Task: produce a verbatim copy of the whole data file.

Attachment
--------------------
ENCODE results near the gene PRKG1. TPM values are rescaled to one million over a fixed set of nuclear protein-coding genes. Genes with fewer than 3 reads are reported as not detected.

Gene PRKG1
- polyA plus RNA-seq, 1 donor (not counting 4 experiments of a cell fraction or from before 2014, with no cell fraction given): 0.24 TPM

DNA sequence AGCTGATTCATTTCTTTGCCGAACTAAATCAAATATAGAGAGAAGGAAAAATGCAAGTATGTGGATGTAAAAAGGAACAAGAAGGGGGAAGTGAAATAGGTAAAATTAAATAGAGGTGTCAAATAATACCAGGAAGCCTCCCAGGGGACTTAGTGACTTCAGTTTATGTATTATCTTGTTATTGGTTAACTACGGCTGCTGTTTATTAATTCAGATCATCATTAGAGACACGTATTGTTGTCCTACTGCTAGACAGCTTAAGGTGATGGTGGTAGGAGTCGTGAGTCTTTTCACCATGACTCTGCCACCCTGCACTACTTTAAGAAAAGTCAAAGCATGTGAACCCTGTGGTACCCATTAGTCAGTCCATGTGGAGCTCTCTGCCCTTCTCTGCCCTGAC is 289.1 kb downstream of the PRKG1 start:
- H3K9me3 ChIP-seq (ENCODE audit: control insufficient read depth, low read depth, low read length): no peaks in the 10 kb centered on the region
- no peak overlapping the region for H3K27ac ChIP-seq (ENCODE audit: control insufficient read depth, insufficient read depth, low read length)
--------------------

ENCODE results near the gene PRKG1. TPM values are rescaled to one million over a fixed set of nuclear protein-coding genes. Genes with fewer than 3 reads are reported as not detected.

Gene PRKG1
- polyA plus RNA-seq, 1 donor (not counting 4 experiments of a cell fraction or from before 2014, with no cell fraction given): 0.24 TPM

DNA sequence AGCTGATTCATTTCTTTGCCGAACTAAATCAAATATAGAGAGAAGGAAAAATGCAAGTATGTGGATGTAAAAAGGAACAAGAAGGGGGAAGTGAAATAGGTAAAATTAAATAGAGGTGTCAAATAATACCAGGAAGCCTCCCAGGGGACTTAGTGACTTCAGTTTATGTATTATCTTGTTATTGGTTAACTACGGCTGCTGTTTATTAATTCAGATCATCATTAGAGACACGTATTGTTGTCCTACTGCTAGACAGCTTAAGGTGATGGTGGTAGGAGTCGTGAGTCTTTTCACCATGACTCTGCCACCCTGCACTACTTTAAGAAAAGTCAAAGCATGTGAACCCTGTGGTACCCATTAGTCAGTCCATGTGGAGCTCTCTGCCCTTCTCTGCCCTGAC is 289.1 kb downstream of the PRKG1 start:
- H3K9me3 ChIP-seq (ENCODE audit: control insufficient read depth, low read depth, low read length): no peaks in the 10 kb centered on the region
- no peak overlapping the region for H3K27ac ChIP-seq (ENCODE audit: control insufficient read depth, insufficient read depth, low read length)